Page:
Rosalind Dixon

Debate about the kinds of judges we want on on our highest courts, their values and how they are appointed, is valuable for democracy, writes Rosalind Dixon.

Myanmar,  Aung San Suu Kyi

The dawn of a truly democratic era in Myanmar will depend on delicate dialogue in the lead-up to the appointment of the new president, writes Melissa Crouch.


Reyna Ge was grappling with what to study after high school when she sat down to hear a speech from former High Court justice Michael Kirby. Now she's headed to the Hague to make her mark on private international law and international affairs.


Dissent on the bench of Australia's highest court was at a record low in 2015, according to an annual study of the High Court's decisions. 


Can you identify a criminal by looking at their brain? Should head scans be admissible in a defence case? Can, and should, neuroscience help predict criminal behaviour?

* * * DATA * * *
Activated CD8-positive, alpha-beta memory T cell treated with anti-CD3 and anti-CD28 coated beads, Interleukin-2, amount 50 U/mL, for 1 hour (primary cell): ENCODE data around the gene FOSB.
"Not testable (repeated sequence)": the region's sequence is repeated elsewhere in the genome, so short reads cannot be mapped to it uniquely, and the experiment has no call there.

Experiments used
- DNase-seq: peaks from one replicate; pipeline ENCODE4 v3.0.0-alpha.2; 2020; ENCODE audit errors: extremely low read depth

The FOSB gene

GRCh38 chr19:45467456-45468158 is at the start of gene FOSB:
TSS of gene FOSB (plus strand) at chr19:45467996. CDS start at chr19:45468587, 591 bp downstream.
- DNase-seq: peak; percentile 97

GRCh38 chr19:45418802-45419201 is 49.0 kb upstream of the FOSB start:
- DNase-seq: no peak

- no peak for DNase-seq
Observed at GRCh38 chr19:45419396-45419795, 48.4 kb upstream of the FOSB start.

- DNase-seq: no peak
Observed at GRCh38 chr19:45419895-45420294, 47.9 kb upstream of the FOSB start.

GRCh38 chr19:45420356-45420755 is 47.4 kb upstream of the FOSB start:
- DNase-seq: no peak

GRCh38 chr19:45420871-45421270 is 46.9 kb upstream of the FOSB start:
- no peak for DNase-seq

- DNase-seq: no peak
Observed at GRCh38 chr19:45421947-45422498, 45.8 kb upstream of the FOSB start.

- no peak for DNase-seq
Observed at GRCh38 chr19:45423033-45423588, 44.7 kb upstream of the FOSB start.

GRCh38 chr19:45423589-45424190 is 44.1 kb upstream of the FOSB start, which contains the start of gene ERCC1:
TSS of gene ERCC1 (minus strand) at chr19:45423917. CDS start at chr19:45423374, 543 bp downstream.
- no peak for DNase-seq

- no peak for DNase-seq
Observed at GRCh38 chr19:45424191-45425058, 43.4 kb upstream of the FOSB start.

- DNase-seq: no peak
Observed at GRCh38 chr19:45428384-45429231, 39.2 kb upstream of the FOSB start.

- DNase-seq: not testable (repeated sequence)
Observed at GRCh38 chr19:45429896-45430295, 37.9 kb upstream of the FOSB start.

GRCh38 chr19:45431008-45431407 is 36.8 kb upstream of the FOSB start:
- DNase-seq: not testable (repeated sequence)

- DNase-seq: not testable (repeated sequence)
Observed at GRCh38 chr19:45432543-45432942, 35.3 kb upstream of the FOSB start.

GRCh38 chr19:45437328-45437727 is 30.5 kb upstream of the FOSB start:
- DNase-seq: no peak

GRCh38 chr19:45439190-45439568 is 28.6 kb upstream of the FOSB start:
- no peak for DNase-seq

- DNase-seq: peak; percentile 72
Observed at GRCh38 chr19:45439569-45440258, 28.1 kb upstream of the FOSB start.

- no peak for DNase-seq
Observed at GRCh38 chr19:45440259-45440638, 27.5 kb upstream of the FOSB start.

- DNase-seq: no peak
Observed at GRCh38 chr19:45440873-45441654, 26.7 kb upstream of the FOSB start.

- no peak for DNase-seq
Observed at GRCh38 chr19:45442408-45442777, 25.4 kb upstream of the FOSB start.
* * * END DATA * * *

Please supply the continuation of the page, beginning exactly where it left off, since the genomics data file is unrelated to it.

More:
A UNSW Law team has claimed victory at the world’s top mediation challenge in Paris, beating 65 teams from more than 50 countries to take out first prize.


The High Court's comprehensive rejection of a challenge to Australia’s offshore processing regime in Nauru means our future treatment of asylum seekers will be governed by the politics of the day, writes George Williams.

Indonesian children

A minority sect in Indonesia had its village burnt to the ground on suspicions it was connected to terrorism. The targeting of this group represents just one incident in a long pattern of vigilante violence, writes Melissa Crouch.

family apartments

As more families chose to live in apartments and high-density housing, more thought needs to be put into the bylaws that constrain their lives, writes Cathy Sherry.

data.path Ryoji.Ikeda - 3.jpg

Can you be defamed by a search engine’s autocomplete algorithm? What happens when indigenous life experiences become data in the name of reconciliation? Could (and should) police use statistics, Minority Report-style, to predict a crime?